# Statistics for Environmental Engineers

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The idea of using charts to assist operation is valid in all processes. Plotting the data in different forms — as time series, Cusums, moving averages — has great value and will reveal most of the important information to the thoughtful operator. Charts are not inferior or second-class statistical methods. They reflect the best of control chart philosophy without the statistical complications. They are statistically valid, easy to use, and not likely to lead to any serious misinterpretations.

Control charts, with formal action limits, are only dressed-up graphs. The control limits add a measure of objectivity, provided they are established without violating the underlying statistical conditions (independence, constant variance, and normally distributed variations). If you are not sure how to derive correct control limits, then use the charts without control limits, or construct an external reference distribution (Chapter 6) to develop approximate control limits. Take advantage of the human ability to recognize patterns and deviations from trends, and to reason sensibly.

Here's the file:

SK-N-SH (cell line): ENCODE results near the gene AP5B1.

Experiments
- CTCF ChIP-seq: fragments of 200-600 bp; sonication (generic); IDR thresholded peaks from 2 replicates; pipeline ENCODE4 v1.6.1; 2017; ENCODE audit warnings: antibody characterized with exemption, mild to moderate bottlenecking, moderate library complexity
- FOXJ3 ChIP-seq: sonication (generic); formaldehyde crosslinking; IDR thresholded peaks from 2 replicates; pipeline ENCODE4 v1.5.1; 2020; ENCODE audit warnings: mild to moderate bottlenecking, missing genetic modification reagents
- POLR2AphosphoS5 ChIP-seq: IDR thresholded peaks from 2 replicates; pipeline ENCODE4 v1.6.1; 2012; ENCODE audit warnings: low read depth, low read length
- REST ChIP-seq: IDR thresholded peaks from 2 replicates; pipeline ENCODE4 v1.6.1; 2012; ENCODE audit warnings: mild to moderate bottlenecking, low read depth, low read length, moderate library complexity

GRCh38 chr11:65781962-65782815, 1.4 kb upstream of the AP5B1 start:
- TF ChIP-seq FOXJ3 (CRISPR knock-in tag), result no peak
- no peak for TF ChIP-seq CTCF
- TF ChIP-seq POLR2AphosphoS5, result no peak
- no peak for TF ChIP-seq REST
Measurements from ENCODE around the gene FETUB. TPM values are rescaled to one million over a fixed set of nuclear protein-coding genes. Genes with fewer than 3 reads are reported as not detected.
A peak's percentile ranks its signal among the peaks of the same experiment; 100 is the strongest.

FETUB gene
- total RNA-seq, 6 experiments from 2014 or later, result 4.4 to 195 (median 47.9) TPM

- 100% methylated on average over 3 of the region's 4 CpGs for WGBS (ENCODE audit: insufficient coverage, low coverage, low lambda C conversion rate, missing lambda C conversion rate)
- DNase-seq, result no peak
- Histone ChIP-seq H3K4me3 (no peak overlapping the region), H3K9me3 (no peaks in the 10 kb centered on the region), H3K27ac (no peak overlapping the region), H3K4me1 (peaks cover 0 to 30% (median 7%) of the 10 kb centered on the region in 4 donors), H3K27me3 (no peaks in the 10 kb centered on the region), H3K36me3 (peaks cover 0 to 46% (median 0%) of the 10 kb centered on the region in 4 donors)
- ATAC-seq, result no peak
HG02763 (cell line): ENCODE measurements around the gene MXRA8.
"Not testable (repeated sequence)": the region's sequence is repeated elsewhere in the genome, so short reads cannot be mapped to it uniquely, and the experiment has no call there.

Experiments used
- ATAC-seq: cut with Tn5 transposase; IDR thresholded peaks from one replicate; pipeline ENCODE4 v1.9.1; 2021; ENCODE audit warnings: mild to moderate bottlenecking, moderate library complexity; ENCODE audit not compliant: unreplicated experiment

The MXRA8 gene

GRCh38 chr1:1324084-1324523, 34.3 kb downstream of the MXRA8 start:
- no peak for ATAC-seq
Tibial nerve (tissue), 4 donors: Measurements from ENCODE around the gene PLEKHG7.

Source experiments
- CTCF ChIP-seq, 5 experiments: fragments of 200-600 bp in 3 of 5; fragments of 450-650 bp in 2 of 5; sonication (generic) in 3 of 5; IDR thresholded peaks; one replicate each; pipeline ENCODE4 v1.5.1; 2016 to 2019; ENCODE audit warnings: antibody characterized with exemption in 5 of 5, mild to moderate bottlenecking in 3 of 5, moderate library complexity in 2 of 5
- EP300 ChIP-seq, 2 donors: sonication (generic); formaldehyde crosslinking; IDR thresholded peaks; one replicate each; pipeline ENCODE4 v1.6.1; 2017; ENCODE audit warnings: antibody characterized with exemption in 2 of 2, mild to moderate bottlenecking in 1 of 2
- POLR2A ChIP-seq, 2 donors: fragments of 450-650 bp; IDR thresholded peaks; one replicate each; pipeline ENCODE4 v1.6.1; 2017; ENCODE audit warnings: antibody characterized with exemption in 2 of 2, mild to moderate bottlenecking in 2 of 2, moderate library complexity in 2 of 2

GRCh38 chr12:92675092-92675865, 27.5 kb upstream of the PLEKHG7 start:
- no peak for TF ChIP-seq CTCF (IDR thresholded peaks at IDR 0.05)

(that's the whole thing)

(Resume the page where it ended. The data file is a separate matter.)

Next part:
Some special characteristics of environmental data include serial correlation, seasonality, nonnormal distributions, and changing variance. Nonnormal distribution and nonconstant variance can usually be handled with a transformation. Serial correlation and seasonality are problems because control charts are sensitive to these properties. One way to deal with this is the Six Sigma approach of arbitrarily widening the control limits to provide a margin for drift.

The next chapter deals with special control charts. Cumulative score charts are an extension of Cusum charts that can detect cyclic patterns and shifts in the parameters of models. Exponentially weighted moving average charts can deal with serial correlation and process drift.

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